|Current selected tag: Inspection. Clear.|
Your new post is loading...
Your new post is loading...
John Dalziel's insight:
This suite of materials on Virtual Learning Environments (VLEs) reflects what Ofsted have been seeing on inspection, or as the result of visits and research, and offers resources and ideas for those looking to improve their Virtual Learning Environments.
Although not a limiting grade anymore, ensuring your learners are safe, when using tecnology (social Media), is still an important part of education.
The explosive growth of social media in recent years has enabled a lot of new opportunities for learners — sharing achievements with family, making plans with new friends and re-living past memories with old friends, just to name a few.
The proliferation of social networking also comes with an unfortunate downside.
Bullying and nastiness become easier when all they take is a few keystrokes and can be hidden by online anonymity.
This post and the infographic raise awareness of the downside. What are your learners doing to protect their younger brothers, sisters, etc.?
If you have ever experienced identity theft yourself or even know someone who has, you know the experience can be a harrowing one. the only perfect way to protect yourself online and prevent identity theft is to not use it at all! The "Inspectors", under the Common Inspection Framework, won't accept that as an option. Learning providers have a responsibility to ensure learners are aware of how to use technology safely and that includes the Internet.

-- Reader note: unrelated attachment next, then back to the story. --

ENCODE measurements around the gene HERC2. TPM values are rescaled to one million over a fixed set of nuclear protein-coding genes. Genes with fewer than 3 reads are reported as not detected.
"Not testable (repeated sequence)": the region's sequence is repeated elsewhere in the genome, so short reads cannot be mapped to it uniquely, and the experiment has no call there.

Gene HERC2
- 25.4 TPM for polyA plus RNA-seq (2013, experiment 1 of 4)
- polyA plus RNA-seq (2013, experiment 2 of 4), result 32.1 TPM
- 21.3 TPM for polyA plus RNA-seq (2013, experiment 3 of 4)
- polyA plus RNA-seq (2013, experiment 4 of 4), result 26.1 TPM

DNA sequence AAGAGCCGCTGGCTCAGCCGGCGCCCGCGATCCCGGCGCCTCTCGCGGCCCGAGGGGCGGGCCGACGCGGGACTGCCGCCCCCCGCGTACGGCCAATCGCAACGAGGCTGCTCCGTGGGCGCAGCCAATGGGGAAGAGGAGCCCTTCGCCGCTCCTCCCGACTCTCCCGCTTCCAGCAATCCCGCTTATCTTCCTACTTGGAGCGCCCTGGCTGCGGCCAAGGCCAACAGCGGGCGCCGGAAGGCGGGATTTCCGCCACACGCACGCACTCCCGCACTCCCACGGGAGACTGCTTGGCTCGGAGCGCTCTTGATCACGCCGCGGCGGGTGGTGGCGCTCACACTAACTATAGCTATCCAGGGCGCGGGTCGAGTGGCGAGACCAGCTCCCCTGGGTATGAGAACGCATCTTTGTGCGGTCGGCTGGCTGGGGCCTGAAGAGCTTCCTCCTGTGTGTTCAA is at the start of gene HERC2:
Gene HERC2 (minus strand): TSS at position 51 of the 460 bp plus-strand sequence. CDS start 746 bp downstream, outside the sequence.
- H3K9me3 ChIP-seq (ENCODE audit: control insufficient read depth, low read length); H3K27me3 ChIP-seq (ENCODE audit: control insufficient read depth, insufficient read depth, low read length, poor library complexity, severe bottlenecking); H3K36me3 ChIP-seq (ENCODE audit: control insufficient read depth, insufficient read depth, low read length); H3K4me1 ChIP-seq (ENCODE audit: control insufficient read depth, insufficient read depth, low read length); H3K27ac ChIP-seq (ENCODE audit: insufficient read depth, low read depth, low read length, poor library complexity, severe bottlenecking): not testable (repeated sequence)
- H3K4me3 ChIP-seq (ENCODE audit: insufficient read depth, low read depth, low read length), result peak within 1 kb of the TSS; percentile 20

Learners given a voice to rate...
- their learning provider's quality of teaching and
- whether courses are preparing them for the demands of university or the workplace.
Learner View asks for their opinion on a range of 10 aspects: from whether the lessons/training sessions are well taught to if you would recommend the provider to a friend.
The information provided will be taken into consideration when Ofsted make decisions about which providers to inspect, and when.
By sharing their views, it is felt that they'll be helping their provider to improve. Learners will also be able to see what other learners have said about their provider.
Collected data will be used by the education watchdog as part of the official inspections process and could lead to colleges or training providers being marked down.
Ofsted's relatively new "Good Practice" website is for those working in sectors who are inspected and regulated by them.
The "Good Practice" website shares, as you would expect, good practice and supporting resources, allowing visitors to download information and watch video clips to support their own work.
Currently there are only a few case studies in the "Adult Learning & Skills" section at the moment, however, when further examples are added and the section developed, I'm sure it will become an excellent resource.